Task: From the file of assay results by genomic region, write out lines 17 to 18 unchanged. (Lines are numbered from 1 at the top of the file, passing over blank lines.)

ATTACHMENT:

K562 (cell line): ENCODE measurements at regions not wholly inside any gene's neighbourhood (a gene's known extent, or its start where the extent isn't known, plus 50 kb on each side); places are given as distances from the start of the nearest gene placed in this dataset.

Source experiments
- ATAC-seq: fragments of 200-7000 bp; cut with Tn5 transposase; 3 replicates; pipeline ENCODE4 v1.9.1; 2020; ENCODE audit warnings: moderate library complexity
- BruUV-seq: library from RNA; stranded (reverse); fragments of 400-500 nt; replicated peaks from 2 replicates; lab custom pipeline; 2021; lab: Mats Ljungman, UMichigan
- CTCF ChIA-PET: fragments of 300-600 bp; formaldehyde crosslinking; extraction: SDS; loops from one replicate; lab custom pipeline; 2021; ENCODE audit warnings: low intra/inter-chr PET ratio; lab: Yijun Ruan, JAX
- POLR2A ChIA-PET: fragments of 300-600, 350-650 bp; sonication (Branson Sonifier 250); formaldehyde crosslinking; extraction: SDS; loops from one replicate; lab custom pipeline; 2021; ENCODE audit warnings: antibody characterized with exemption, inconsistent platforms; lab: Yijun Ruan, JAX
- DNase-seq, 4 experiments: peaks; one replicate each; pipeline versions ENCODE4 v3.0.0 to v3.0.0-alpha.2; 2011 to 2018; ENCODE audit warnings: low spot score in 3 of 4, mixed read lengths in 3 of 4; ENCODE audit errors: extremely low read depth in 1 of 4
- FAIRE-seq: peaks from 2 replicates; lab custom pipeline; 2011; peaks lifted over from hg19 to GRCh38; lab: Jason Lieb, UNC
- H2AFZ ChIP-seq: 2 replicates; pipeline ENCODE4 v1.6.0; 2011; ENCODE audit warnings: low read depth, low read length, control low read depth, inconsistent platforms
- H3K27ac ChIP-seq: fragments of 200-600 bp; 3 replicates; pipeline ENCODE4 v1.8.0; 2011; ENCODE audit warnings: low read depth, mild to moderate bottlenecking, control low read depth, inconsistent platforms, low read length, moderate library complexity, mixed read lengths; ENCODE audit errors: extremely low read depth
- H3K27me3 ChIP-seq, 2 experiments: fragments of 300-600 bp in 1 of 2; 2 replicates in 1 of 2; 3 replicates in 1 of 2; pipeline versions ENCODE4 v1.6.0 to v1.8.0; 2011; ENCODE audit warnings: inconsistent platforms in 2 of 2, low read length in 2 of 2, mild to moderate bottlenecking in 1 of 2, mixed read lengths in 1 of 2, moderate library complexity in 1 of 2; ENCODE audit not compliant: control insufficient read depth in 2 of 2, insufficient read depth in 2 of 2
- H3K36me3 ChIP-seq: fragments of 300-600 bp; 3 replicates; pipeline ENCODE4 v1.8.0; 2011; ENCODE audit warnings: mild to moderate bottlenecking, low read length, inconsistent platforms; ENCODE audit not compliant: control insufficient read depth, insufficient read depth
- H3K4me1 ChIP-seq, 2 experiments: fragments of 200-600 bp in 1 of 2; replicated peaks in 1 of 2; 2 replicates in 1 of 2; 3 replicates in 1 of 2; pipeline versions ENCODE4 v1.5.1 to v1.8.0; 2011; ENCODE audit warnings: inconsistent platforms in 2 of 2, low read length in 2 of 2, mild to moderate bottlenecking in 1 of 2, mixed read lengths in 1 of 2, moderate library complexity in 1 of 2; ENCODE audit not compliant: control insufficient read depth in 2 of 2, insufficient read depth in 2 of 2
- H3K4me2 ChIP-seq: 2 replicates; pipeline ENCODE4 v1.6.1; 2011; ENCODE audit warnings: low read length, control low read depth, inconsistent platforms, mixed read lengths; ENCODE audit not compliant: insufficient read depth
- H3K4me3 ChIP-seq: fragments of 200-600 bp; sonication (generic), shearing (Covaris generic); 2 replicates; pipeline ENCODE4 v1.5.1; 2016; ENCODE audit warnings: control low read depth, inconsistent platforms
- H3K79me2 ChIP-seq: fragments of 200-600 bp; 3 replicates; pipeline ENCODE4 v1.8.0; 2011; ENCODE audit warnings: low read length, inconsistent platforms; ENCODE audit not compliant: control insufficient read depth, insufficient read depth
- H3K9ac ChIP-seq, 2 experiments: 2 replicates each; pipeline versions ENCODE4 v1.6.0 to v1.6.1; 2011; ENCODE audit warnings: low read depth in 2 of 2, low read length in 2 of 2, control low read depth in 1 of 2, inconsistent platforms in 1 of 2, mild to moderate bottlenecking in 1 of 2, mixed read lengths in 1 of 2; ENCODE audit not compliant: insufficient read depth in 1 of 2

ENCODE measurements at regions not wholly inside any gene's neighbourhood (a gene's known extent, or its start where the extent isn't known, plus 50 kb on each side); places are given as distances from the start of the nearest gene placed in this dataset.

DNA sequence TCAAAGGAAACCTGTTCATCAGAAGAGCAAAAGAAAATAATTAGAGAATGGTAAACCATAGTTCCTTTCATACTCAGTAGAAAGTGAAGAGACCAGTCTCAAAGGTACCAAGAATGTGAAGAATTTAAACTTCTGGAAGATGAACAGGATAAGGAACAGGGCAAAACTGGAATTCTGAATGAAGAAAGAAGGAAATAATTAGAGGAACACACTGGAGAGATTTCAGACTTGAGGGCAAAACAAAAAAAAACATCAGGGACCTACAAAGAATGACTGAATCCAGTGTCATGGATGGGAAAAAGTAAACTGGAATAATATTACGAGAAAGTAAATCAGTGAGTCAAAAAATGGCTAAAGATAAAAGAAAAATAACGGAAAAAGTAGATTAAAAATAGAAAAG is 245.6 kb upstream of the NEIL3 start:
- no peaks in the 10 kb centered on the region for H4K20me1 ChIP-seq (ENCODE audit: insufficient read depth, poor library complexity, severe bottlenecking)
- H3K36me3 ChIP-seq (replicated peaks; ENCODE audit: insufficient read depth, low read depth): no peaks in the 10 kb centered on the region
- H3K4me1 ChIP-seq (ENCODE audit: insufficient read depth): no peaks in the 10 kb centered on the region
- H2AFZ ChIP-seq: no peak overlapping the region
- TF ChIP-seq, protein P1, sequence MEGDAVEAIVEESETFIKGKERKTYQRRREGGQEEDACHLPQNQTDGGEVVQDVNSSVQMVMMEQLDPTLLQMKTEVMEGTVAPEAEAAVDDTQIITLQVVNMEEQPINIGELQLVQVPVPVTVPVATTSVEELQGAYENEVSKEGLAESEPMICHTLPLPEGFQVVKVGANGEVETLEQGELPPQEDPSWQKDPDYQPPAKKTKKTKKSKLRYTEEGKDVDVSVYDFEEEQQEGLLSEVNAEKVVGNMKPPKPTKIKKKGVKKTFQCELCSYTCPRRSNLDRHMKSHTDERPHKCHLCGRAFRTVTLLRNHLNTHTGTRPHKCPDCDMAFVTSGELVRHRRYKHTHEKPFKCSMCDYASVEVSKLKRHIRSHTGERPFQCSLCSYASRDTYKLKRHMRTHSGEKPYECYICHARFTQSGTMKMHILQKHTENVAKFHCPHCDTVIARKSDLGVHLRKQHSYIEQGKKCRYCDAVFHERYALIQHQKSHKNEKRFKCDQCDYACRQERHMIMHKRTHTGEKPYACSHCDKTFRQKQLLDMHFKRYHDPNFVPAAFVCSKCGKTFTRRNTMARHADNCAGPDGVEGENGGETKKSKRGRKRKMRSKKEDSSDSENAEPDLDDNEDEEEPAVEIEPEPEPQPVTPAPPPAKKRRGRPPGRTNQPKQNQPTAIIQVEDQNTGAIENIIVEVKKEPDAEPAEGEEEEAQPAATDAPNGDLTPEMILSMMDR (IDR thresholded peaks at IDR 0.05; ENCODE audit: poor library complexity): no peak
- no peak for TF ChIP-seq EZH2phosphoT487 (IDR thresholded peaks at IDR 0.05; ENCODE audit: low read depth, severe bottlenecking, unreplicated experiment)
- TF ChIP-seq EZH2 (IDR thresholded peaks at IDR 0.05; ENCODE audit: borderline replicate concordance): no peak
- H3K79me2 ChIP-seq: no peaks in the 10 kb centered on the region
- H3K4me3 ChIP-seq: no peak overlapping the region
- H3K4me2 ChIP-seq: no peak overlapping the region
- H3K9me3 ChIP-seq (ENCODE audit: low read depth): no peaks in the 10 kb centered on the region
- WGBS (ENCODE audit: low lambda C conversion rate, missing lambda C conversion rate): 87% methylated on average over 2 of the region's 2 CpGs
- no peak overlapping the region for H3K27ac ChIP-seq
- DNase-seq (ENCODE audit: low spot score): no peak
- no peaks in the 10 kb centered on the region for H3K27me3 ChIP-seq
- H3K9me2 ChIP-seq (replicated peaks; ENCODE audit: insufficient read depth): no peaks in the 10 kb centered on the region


- H3K9ac ChIP-seq, 2 experiments: 2 replicates each; pipeline versions ENCODE4 v1.6.0 to v1.6.1; 2011; ENCODE audit warnings: low read depth in 2 of 2, low read length in 2 of 2, control low read depth in 1 of 2, inconsistent platforms in 1 of 2, mild to moderate bottlenecking in 1 of 2, mixed read lengths in 1 of 2; ENCODE audit not compliant: insufficient read depth in 1 of 2

ENCODE measurements at regions not wholly inside any gene's neighbourhood (a gene's known extent, or its start where the extent isn't known, plus 50 kb on each side); places are given as distances from the start of the nearest gene placed in this dataset.